So this all seriously begs this question: why are these corporations, some of which have been specifically shown to be opposed to open source, now trying to play nice? Keep your friends close and your enemies closer, anyone? If you can’t beat them, join them? OK, enough cliche anecdotes. I think I’ve made my point here. PHP isn’t going anywhere and it’s certainly not “on the way out.” These companies are putting a significant time and energy into supporting integration with their products by open source software and I don’t think they’d make that investment if PHP’s overall outlook was limited to the short-term.

I don’t believe it was ever the specific intention of the open source movement to compete with large companies and their proprietary products, but merely to fill a gap in software needs perceived by the consumer. As such, I find a particular quote by Sun Tzu, author of “The Art of War,” to be appropriate here: “For to win one hundred victories in one hundred battles is not the acme of skill. To subdue the enemy without fighting is the acme of skill.”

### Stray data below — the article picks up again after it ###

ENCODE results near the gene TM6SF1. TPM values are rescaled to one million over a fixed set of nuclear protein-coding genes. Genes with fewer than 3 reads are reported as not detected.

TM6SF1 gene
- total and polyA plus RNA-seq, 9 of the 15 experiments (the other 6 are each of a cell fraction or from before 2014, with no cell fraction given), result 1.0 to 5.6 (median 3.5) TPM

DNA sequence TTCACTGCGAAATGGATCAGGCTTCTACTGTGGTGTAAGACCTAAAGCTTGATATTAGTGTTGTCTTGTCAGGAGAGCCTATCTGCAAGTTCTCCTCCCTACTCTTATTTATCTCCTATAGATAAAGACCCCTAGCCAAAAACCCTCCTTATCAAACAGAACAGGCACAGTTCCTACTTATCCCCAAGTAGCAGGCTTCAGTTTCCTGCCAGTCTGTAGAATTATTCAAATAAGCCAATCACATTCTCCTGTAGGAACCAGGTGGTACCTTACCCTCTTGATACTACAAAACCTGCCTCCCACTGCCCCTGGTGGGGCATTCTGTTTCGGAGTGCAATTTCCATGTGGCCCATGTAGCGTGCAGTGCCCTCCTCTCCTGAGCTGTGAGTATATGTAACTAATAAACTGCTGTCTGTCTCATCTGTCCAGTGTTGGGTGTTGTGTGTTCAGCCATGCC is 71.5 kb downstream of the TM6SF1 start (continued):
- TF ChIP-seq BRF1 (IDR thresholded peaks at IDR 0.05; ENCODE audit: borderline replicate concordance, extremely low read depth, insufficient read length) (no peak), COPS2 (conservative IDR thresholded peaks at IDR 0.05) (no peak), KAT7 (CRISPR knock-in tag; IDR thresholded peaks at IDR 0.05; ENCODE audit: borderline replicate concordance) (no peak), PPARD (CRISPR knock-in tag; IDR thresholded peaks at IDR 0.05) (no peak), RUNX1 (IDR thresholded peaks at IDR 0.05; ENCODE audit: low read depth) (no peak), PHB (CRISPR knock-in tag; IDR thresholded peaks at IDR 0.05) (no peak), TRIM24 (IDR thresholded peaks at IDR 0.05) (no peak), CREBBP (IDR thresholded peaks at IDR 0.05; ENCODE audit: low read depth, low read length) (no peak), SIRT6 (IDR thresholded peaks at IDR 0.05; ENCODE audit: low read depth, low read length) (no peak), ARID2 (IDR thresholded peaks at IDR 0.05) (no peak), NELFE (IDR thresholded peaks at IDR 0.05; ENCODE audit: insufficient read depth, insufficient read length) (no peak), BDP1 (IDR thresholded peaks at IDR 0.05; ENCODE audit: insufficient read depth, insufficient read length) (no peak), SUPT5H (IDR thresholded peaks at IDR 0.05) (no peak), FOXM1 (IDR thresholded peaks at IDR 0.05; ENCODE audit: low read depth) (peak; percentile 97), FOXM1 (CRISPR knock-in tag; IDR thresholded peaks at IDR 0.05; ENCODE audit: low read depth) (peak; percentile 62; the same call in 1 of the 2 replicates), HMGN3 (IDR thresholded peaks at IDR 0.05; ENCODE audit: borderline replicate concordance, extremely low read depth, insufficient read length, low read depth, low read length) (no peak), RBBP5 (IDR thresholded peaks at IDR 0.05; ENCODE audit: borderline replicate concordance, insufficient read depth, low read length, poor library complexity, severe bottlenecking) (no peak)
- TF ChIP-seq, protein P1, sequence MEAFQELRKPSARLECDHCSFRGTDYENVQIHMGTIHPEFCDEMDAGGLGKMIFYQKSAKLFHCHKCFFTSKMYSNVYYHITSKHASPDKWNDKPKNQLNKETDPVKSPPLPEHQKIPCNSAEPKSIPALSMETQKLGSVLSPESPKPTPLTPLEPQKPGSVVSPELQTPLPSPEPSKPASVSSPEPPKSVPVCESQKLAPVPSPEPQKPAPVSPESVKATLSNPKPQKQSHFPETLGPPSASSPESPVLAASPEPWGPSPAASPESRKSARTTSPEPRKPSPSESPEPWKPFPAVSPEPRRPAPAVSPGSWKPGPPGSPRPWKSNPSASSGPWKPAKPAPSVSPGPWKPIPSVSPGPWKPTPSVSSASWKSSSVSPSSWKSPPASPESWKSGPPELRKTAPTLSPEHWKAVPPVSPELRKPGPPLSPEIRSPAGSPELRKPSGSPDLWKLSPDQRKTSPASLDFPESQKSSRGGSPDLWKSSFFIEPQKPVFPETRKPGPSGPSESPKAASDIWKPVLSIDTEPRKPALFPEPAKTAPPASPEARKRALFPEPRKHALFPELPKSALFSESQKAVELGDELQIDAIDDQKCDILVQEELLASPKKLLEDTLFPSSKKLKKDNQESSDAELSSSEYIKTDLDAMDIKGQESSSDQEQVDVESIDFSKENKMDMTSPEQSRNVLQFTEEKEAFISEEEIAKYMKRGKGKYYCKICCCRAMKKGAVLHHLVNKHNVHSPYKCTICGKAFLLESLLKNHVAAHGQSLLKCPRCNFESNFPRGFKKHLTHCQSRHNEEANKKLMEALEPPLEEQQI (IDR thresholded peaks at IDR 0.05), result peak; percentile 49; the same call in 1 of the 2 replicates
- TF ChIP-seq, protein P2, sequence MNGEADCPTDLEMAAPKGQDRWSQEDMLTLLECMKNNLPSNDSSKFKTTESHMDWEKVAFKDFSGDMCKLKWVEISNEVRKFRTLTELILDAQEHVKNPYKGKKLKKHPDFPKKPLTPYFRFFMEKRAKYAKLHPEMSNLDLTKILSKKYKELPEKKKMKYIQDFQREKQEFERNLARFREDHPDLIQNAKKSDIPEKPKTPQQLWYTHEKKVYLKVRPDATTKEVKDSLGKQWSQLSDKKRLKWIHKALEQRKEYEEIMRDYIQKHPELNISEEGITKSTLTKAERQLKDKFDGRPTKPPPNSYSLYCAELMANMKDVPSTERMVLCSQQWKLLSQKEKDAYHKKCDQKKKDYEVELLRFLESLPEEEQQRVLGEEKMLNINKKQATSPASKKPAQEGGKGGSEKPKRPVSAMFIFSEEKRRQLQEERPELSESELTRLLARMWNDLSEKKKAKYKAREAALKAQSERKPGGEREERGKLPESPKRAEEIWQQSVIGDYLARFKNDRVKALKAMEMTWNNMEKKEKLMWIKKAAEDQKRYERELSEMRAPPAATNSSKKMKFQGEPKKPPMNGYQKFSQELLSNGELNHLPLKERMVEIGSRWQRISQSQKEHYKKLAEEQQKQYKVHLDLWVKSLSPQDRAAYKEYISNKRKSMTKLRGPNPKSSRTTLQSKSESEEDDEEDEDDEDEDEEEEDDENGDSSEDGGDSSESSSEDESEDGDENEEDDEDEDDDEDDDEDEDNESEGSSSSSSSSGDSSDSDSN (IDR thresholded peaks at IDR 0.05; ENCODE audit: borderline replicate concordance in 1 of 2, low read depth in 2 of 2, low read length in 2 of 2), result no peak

6 Comments

  1. Sara Golemon isn’t the only Yahoo! employed PHP contributor; Rasmus Lerdorf is also a Yahoo as well.

    It’s a shame your friend is on the way out. I know this all to well as many good PHP programmers in my user group have attempted the shift to Rails. It’s painful, but I don’t stress about it. If someone feels that they will be a better programmer because of Ruby, then so be it.

    Personally, I feel that I am more agile and fluid in PHP. The code density of Ruby is a turn off to me but to some, it’s more natural. Then again, some people like to burn themselves for the fun of it…

    I predict that ’08 will bring much innovation to both platforms. Some companies will choose adopt PHP as part of their web presence, others will choose to adopt Rails. I think this can introduce some great competitive innovation.

    BTW: Is that a Programming Ruby book I see in your wishlist?

    Cheers,
    Mike G.

  2. admin says:

    My “friend” isn’t on the way out; it’s just his opinion that PHP is. And yeah, I’d forgotten that Rasmus works at Yahoo! as well; good point. I’m partly ranting because I like PHP and don’t really get to use it at my job all that often. And yes, there’s a Ruby book on my list, mostly for the sake of curiosity about the language. I like languages in general, syntax and semantic processing implementation, and I like learning new things. As Bruce Lee once said, “It doesn’t matter what you practice, as long as it makes you strong.”